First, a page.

Thursday, July 21, 2011

Operation: Education



Next month, my oldest son will attend his sixth elementary school. Something I find to be a little disconcerting. It seems like my definition of “normal” is constantly being modified and adjusted to fit the needs of our three boys.

My husband has served in the US Army for 10 years, and while I consider our brood to be “Army Strong”, adjusting to new schools with each move may be one of the most un-fun parts of the job.  

Some changes have come as the result of orders to relocate, courtesy of Uncle Sam (from school #1 to #2). While other transfers were the product of dissatisfaction with the educational offerings in the local district (three weeks at school #3 then on to school #4).

And if that’s not enough readjustment, the most recent shake-ups were necessitated by my children needing mom nearer while dad was gone (from #4 to #5 were I worked). 

With my career solidly in the education field, keeping them close was feasible. But I realize that isn’t the case for most parents, and it probably won’t always be do-able for me either.

Which led my husband and I to choose a rigorous and close-knit parochial school (#6), where all three boys can attend together.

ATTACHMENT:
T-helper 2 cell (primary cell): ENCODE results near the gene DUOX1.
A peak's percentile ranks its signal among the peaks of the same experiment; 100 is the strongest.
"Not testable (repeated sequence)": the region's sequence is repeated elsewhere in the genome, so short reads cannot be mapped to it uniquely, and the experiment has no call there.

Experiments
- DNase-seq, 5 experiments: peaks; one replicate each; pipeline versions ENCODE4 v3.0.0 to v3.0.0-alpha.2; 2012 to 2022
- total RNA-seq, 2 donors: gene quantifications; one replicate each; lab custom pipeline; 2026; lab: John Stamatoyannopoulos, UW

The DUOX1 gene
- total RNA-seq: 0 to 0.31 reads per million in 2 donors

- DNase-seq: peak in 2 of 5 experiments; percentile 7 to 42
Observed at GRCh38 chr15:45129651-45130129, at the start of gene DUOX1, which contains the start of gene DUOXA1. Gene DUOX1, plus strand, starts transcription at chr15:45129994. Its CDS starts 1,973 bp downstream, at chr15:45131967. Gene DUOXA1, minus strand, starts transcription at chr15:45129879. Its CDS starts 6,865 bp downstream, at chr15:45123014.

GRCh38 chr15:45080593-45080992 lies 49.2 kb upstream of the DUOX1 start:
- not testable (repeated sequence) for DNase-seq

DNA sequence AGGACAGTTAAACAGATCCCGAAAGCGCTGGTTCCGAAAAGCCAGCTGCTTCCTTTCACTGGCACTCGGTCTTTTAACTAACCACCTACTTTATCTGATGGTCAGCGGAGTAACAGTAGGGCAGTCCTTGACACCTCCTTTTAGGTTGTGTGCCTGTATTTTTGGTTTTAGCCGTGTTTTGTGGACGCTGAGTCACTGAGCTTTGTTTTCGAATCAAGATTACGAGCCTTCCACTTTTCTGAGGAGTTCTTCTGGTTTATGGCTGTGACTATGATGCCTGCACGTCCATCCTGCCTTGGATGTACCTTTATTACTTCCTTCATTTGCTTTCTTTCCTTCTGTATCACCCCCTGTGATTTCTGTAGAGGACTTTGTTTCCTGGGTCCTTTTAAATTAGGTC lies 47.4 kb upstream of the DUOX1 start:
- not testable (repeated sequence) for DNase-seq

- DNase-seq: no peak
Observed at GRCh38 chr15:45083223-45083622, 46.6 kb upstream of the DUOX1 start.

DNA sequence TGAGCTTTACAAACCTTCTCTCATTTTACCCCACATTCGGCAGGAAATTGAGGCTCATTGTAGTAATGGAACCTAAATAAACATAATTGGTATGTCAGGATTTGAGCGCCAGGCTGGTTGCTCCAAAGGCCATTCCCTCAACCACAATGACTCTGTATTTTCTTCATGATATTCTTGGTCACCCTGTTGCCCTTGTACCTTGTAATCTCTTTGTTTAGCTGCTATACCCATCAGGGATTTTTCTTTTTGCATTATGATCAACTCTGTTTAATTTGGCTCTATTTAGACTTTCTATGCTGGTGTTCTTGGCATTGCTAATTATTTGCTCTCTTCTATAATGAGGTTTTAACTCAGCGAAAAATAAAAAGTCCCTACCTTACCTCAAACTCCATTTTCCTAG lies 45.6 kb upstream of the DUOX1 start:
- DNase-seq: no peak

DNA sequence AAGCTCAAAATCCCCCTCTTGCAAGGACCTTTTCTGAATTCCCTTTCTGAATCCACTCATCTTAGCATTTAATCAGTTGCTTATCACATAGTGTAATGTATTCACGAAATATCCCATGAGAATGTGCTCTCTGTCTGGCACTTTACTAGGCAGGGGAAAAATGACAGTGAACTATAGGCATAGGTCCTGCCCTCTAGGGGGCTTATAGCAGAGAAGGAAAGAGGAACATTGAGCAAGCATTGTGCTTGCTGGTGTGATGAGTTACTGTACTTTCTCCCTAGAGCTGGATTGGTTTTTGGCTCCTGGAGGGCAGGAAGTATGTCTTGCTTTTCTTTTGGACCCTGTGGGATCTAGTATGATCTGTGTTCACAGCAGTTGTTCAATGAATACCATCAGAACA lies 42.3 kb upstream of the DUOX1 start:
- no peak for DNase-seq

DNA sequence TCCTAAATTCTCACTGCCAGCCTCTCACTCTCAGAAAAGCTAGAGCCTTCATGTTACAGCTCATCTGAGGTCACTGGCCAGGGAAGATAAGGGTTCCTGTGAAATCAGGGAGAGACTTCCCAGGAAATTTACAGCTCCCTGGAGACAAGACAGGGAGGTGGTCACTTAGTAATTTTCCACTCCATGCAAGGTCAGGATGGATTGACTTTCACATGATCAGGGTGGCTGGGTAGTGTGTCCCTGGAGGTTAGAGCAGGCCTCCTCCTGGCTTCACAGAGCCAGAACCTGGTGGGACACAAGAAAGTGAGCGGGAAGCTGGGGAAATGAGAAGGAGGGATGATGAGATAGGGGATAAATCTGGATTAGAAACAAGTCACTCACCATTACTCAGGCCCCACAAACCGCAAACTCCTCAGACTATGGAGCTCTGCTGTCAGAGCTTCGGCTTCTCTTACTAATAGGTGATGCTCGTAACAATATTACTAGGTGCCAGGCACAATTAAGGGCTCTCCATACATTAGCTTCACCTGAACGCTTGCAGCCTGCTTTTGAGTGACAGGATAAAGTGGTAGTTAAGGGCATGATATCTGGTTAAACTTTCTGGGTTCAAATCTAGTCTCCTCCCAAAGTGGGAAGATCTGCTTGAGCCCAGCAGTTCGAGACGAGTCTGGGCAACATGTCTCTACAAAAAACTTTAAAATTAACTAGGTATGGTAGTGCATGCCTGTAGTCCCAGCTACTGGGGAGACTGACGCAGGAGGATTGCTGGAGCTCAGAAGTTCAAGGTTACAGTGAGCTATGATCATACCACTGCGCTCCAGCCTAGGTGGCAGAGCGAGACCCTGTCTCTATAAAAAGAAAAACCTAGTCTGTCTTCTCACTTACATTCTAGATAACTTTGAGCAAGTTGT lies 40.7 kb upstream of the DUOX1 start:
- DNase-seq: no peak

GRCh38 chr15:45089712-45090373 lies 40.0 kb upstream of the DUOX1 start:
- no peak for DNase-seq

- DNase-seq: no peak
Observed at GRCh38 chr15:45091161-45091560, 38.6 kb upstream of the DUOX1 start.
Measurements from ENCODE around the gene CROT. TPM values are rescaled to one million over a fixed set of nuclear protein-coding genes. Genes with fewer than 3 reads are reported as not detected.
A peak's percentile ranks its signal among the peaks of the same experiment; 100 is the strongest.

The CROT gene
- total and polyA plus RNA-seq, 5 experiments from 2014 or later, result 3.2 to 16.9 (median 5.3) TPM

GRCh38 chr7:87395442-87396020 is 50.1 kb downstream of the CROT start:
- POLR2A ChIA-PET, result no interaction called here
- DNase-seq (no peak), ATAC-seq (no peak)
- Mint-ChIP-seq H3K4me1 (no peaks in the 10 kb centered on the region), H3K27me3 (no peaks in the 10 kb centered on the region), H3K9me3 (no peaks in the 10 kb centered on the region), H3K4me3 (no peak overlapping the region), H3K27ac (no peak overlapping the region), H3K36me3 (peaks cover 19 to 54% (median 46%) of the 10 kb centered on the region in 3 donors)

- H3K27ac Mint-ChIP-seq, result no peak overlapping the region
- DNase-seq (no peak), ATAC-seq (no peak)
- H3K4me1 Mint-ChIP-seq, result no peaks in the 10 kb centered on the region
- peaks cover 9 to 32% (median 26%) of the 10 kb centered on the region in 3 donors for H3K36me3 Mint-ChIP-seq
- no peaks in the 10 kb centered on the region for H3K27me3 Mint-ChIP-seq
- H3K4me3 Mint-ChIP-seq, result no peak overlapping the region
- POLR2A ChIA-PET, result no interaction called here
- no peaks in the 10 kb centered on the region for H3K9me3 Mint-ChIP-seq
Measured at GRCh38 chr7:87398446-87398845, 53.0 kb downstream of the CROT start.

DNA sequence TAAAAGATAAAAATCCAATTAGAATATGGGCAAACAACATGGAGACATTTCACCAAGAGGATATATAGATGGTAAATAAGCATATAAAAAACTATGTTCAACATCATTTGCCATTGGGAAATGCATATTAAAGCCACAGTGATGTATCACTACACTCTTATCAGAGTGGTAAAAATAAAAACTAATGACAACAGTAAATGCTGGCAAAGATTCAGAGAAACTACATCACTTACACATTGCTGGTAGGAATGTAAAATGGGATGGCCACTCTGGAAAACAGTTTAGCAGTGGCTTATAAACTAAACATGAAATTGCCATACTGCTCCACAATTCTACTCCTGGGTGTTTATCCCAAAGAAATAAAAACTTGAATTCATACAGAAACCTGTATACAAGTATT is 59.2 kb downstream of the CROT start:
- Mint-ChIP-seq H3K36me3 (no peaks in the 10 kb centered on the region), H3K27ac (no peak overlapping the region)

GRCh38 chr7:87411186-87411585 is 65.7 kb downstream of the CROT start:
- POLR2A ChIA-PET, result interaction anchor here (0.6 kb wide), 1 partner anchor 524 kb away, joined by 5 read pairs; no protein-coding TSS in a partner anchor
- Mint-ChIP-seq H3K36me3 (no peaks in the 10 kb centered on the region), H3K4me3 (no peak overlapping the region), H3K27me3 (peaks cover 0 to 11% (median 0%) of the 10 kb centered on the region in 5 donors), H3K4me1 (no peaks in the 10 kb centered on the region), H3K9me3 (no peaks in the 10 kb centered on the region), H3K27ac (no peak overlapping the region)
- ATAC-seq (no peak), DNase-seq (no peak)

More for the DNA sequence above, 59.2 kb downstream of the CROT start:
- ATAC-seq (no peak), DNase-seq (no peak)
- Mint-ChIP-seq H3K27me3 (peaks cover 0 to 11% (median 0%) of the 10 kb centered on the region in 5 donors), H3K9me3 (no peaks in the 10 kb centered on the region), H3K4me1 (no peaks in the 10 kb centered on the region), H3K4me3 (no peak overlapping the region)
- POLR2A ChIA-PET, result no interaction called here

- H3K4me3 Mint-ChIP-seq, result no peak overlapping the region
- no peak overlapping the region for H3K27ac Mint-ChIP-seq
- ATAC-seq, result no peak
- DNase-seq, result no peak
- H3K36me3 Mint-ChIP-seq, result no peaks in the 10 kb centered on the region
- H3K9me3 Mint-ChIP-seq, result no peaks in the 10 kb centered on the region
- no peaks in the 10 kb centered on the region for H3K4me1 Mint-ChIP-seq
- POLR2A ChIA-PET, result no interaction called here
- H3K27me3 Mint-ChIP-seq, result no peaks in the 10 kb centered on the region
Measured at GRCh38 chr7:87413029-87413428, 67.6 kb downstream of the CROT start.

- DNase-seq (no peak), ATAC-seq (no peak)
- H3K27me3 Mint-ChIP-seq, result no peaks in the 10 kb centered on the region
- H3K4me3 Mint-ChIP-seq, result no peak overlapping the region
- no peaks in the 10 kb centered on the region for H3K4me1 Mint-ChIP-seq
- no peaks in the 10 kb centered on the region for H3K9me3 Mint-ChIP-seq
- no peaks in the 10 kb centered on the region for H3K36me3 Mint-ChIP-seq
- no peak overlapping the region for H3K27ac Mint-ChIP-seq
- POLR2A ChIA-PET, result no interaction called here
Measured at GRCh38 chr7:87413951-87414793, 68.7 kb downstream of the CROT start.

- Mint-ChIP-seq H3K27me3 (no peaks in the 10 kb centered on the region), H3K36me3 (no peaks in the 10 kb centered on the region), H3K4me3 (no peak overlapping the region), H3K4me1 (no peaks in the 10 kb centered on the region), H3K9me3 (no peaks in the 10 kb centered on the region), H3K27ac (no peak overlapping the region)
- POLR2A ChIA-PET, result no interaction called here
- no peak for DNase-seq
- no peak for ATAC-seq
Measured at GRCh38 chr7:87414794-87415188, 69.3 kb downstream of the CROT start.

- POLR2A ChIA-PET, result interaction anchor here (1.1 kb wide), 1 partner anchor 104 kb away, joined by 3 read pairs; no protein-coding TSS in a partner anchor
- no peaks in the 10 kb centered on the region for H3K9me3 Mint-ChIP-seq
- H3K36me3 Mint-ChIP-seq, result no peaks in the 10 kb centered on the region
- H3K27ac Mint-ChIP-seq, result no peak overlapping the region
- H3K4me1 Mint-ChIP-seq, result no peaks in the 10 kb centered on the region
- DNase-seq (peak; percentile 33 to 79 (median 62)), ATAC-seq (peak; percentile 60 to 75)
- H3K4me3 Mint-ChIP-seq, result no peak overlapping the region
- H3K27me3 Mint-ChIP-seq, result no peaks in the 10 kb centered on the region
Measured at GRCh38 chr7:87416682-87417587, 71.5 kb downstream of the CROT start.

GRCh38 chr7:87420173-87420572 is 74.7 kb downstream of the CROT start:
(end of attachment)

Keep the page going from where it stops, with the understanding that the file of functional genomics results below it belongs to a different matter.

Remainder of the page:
Where parents are encouraged to volunteer and participate in the everyday activities, to become part of the family. Where parents are expected to be stakeholders in success.

How I wish I had known about this North Suburban gem two years ago! But things don’t always happen as we plan, or on our schedule.

In the back of my mind is the knowledge that one day the moving trucks will arrive again. And we will continue our story in another town, on a different post. 

Will there be  schools #7, 8, and 9? We’ll cross those bridges when we reach them... but like a true soldier’s wife...
I have accumulated some contingency tips and tricks, just in case.

Tips for Military (or moving) families:

1.    Conduct a thorough search of the new communities you will be arriving in. If possible, tour the school prior to registration to get a feel for the general atmosphere. Sometimes it isn’t feasible to live in a great school district, but sometimes even failing districts have gems.

2.    Check out GreatSchools for the State and National test scores of prospective schools, as well as a run down of private schools.

3.    In the spirit of “Cheers” make sure everyone in your child’s school knows your name. That way, if special opportunities arise your child has a better chance of being included. It will also go a long way in securing some of the best teachers for your children.

4.    Since school hopscotch is a way of life for some of us, keep it fun and as stress free as possible for the kids. Discuss what each school has taught you and quickly join clubs or organization that will help assimilate the family to their new home.

5.    Don’t beat yourself up that your children will have an unconventional schooling experience. There’s always someone who goes against the grain, and sometimes that just so happens to be you!

Have you ever had to move? Have tips of your own?? Post them here :o)